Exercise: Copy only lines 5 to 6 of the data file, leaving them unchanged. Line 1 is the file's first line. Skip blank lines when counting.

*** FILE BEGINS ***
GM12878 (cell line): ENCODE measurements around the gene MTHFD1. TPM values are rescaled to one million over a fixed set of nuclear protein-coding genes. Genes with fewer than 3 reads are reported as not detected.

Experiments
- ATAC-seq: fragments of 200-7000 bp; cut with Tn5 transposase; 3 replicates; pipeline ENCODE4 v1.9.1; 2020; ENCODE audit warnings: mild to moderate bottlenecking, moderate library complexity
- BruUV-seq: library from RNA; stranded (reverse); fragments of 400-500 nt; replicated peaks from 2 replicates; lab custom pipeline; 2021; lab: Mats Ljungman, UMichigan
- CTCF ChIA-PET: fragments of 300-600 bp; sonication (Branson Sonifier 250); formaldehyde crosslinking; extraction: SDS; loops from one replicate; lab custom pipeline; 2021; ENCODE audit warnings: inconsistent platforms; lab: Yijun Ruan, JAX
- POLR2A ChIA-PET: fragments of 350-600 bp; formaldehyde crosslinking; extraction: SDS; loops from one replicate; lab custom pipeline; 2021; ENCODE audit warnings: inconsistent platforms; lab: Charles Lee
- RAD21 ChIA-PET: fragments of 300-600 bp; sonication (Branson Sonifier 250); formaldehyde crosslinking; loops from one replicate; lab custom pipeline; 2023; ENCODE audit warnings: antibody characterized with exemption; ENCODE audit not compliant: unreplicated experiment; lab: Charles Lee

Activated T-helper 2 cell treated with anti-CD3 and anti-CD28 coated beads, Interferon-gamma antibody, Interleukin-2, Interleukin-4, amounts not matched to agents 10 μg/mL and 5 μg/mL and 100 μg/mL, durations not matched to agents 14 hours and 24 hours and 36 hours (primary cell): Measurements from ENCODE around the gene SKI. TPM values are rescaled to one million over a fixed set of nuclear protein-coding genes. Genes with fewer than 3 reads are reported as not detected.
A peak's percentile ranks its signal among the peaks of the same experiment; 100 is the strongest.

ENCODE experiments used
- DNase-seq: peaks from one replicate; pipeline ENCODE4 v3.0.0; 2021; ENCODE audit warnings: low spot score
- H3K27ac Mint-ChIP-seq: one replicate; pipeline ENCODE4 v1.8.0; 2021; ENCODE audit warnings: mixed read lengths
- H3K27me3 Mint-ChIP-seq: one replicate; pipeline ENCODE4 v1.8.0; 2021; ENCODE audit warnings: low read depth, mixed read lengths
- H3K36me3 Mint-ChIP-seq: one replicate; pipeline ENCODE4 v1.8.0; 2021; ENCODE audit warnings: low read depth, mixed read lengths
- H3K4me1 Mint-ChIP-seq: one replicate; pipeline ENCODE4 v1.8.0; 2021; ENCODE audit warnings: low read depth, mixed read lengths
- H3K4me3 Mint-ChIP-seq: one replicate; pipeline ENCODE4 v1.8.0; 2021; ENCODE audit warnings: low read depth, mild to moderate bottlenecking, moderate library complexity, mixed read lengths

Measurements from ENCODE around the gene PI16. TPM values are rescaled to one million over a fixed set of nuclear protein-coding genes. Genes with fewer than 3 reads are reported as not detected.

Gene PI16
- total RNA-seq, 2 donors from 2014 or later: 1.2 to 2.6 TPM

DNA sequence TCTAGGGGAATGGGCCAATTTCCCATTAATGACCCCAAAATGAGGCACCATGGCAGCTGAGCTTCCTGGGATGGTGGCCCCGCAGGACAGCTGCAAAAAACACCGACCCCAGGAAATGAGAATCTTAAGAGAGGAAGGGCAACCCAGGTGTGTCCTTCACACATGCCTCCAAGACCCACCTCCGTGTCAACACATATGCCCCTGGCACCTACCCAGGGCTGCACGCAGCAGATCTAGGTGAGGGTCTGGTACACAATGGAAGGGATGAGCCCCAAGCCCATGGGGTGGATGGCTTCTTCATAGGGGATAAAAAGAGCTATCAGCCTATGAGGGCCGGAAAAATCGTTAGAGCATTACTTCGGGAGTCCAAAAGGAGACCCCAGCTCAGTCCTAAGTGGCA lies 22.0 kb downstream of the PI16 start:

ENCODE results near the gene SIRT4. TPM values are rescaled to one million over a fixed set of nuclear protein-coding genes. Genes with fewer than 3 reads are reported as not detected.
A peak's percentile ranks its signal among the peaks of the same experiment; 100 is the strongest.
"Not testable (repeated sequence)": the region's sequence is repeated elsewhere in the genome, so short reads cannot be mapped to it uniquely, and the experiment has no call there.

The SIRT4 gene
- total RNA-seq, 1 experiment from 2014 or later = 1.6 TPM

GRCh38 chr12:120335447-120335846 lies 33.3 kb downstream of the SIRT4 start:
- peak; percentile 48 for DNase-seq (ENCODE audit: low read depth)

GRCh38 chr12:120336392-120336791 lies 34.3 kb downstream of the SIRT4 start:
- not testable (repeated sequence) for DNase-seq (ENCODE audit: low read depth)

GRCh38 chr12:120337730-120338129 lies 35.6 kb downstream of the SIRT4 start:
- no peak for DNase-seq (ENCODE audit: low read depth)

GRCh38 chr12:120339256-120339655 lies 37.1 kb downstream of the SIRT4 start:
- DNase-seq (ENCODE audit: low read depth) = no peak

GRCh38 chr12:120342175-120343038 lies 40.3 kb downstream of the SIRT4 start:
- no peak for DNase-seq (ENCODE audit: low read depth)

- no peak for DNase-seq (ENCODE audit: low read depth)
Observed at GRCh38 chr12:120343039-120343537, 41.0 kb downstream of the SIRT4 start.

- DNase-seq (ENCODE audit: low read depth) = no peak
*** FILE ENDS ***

- CTCF ChIA-PET: fragments of 300-600 bp; sonication (Branson Sonifier 250); formaldehyde crosslinking; extraction: SDS; loops from one replicate; lab custom pipeline; 2021; ENCODE audit warnings: inconsistent platforms; lab: Yijun Ruan, JAX
- POLR2A ChIA-PET: fragments of 350-600 bp; formaldehyde crosslinking; extraction: SDS; loops from one replicate; lab custom pipeline; 2021; ENCODE audit warnings: inconsistent platforms; lab: Charles Lee